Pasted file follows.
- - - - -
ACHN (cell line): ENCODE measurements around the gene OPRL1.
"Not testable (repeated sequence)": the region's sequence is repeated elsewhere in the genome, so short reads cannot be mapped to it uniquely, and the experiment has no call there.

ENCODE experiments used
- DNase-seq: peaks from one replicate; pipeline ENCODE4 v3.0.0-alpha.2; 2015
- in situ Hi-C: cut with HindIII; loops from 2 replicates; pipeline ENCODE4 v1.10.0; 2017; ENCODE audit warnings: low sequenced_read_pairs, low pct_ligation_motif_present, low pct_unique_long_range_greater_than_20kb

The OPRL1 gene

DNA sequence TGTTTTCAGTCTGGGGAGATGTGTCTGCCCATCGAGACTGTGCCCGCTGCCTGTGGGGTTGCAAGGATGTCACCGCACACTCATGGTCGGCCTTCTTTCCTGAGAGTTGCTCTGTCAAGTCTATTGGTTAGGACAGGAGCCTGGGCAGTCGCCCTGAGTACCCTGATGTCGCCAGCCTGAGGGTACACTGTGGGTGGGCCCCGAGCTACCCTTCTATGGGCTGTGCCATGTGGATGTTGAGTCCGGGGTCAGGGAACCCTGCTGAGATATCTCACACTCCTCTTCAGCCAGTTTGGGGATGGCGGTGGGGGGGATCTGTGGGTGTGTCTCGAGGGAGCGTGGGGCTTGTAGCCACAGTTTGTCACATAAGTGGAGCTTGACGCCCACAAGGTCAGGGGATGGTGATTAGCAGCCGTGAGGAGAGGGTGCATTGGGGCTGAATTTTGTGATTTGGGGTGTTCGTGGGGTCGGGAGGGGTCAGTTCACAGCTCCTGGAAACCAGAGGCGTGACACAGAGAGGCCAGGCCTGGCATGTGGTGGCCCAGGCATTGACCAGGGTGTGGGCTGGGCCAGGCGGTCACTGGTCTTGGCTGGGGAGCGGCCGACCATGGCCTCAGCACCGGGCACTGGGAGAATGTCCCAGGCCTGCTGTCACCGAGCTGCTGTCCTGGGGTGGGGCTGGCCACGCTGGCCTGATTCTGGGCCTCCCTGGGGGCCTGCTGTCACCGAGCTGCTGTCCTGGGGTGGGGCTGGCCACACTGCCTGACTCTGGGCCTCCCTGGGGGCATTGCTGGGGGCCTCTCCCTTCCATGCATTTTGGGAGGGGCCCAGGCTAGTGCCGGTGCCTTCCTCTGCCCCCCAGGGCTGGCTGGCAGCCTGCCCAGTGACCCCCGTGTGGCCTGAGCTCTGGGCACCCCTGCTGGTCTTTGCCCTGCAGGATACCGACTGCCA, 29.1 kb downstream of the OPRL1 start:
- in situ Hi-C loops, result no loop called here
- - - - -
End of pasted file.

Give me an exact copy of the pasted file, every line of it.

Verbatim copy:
ACHN (cell line): ENCODE measurements around the gene OPRL1.
"Not testable (repeated sequence)": the region's sequence is repeated elsewhere in the genome, so short reads cannot be mapped to it uniquely, and the experiment has no call there.

ENCODE experiments used
- DNase-seq: peaks from one replicate; pipeline ENCODE4 v3.0.0-alpha.2; 2015
- in situ Hi-C: cut with HindIII; loops from 2 replicates; pipeline ENCODE4 v1.10.0; 2017; ENCODE audit warnings: low sequenced_read_pairs, low pct_ligation_motif_present, low pct_unique_long_range_greater_than_20kb

The OPRL1 gene

DNA sequence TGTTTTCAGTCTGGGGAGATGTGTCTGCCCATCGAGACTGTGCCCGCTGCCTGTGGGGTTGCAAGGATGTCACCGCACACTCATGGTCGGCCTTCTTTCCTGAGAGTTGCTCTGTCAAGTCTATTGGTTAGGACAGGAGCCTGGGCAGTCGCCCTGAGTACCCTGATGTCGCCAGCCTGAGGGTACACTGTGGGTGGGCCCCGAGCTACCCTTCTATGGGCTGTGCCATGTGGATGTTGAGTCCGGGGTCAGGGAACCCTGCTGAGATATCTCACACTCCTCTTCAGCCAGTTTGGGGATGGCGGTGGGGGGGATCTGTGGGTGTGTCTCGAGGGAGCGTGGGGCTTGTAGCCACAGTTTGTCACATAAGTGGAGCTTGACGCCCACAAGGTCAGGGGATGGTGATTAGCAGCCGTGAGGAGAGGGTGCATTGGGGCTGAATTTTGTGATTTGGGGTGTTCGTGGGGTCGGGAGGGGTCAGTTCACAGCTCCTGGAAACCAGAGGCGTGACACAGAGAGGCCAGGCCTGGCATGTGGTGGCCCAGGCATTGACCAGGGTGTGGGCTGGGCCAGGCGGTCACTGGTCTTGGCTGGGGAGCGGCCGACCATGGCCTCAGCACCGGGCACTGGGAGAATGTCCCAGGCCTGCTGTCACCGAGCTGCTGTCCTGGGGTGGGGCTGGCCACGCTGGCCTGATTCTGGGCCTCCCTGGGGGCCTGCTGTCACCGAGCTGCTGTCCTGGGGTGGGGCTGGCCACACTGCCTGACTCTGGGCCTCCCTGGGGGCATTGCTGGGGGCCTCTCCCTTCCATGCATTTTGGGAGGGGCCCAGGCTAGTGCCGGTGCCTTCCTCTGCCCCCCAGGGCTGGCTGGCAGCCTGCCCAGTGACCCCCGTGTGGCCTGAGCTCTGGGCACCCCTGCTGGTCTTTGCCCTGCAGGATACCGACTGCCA, 29.1 kb downstream of the OPRL1 start:
- in situ Hi-C loops, result no loop called here